A recent special issue in the Journal of Business Ethics gathered together a variety of papers addressing the challenges of putting virtue ethics into practice :563–565, 2013). The editors prefaced their outline of the various papers with the assertion that exploring the practical dimension of virtue ethics can help business leaders discover their proper place in working for a better world, as individuals and within the family, the business community and society in general :563–565, 2013). Scholars are yet to explore (...)
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  • Epistemic Vices in Organizations: Knowledge, Truth, and Unethical Conduct.Christopher Baird & Thomas S. Calvard - forthcoming - Journal of Business Ethics:1-14.
    Recognizing that truth is socially constructed or that knowledge and power are related is hardly a novelty in the social sciences. In the twenty-first century, however, there appears to be a renewed concern regarding people’s relationship with the truth and the propensity for certain actors to undermine it. Organizations are highly implicated in this, given their central roles in knowledge management and production and their attempts to learn, although the entanglement of these epistemological issues with business ethics has not been (...)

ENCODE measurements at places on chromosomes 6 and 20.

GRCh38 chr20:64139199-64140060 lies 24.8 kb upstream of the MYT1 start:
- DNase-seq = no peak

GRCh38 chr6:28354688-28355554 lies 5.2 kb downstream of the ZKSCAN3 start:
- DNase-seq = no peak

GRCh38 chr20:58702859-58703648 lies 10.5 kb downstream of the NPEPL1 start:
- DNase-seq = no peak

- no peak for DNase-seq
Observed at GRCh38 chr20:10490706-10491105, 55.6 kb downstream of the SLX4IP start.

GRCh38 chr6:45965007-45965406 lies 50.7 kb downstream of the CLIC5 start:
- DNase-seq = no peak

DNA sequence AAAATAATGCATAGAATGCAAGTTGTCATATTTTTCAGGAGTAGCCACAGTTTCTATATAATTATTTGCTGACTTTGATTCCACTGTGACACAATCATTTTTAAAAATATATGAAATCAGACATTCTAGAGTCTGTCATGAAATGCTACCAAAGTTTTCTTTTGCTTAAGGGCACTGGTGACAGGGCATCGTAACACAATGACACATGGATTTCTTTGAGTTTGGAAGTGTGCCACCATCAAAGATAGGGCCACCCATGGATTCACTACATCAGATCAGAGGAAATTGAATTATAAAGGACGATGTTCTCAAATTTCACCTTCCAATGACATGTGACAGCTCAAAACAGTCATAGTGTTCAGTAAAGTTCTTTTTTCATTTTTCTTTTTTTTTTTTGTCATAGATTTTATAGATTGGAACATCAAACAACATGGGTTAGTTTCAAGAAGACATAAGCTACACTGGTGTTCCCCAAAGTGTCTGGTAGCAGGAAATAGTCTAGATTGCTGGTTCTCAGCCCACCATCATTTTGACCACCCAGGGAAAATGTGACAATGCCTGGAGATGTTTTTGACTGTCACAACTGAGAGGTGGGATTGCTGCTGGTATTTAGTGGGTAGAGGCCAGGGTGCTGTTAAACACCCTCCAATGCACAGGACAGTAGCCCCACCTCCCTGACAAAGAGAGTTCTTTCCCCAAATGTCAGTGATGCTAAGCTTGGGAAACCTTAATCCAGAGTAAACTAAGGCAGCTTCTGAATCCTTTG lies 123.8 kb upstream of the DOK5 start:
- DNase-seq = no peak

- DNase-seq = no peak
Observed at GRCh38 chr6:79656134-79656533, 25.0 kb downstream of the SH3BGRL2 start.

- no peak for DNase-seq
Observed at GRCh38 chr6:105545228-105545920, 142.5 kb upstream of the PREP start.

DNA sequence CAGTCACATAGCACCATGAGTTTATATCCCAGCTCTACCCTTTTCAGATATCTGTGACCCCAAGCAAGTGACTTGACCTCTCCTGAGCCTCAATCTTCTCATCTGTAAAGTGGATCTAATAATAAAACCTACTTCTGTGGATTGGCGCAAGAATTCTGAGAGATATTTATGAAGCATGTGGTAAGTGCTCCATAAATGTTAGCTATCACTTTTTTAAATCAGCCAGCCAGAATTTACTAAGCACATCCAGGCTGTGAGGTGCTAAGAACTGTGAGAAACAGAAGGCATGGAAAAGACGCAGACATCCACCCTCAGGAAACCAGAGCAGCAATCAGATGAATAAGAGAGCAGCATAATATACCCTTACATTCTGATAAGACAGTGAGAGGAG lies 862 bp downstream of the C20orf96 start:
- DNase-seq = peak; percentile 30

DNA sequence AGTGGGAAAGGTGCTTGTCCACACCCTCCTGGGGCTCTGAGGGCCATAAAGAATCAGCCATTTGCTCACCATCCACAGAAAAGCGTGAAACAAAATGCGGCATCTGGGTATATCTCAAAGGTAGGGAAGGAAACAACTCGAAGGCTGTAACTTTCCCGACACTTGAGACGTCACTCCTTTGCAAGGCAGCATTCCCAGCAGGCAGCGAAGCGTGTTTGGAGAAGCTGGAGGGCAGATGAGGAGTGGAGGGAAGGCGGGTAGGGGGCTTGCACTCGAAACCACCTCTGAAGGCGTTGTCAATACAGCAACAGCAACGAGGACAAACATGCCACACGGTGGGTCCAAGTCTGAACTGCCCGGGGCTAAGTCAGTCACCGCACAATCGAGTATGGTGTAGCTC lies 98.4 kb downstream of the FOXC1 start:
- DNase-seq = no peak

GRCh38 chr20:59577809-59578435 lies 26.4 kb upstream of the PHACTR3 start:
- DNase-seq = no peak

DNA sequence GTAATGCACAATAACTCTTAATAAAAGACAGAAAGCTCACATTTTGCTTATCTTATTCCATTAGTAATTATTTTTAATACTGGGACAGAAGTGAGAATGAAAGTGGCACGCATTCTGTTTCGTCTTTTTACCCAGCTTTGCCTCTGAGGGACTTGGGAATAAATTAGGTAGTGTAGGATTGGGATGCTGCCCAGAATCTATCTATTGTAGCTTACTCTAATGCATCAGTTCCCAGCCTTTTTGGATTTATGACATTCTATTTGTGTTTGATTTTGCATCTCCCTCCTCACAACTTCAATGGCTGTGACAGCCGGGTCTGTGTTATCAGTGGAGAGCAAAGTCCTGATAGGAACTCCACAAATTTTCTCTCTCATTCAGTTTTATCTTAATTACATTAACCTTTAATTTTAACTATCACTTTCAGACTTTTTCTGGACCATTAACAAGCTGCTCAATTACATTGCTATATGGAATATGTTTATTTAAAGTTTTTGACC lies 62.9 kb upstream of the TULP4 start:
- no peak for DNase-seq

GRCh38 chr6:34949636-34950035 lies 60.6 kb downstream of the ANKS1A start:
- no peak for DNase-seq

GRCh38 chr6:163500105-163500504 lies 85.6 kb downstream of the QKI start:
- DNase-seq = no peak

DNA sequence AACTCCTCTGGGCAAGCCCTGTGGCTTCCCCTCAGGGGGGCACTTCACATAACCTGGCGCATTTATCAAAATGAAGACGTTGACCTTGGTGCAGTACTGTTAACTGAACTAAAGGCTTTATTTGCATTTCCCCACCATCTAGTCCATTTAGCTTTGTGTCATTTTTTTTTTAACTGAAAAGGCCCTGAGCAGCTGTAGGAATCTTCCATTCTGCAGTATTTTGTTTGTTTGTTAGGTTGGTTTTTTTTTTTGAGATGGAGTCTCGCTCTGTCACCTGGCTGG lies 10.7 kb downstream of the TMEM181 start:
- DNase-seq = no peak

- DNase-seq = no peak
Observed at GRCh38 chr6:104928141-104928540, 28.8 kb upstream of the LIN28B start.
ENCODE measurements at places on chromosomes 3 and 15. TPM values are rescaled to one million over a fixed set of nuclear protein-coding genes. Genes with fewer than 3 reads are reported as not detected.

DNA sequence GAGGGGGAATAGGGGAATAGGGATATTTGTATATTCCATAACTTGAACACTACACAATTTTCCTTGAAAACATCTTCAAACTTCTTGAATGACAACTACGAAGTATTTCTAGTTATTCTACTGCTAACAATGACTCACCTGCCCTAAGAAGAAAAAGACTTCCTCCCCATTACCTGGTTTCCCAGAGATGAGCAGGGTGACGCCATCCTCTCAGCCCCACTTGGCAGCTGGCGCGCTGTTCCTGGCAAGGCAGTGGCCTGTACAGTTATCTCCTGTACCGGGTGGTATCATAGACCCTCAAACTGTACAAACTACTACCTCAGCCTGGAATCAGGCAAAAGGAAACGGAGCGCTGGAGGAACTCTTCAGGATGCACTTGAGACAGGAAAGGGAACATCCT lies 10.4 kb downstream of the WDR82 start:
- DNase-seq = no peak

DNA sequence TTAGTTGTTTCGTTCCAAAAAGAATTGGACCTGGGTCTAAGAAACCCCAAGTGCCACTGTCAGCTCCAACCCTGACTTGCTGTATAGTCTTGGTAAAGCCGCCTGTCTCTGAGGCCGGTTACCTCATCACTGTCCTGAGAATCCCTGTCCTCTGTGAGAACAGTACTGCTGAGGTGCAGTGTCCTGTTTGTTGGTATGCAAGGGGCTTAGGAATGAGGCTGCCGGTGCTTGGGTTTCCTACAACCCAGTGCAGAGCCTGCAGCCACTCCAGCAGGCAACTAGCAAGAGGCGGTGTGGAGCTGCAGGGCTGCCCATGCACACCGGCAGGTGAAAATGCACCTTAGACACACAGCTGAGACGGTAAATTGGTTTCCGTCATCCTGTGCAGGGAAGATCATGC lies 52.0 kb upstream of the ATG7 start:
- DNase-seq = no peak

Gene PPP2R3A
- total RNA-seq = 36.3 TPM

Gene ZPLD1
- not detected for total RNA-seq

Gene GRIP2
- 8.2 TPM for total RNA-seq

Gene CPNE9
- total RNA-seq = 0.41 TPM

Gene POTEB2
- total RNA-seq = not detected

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  • Top Management Team Characteristics and Organizational Virtue Orientation: An Empirical Examination of IPO Firms.Robert E. Evert, G. Tyge Payne, Curt B. Moore & Michael S. McLeod - 2018 - Business Ethics Quarterly 28 (4):427-461.
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  • How Different is Neo‐Aristotelian Virtue From Positive Organizational Virtuousness?Alejo José G. Sison & Ignacio Ferrero - 2015 - Business Ethics: A European Review 24 (S2):78-98.
    The purpose of this article is to explain the differences between neo-Aristotelian virtue and positive organizational virtuousness from the virtue ethics perspective. Most studies use virtues and virtuousness interchangeably. A few others try to explain their differences from the positive organizational science perspective. Although closely related, we believe that these two notions are not identical. If we understand neo-Aristotelian virtue correctly, then it cannot be judged exclusively on what is externally verifiable, as is the case with virtuousness. For these reasons, (...)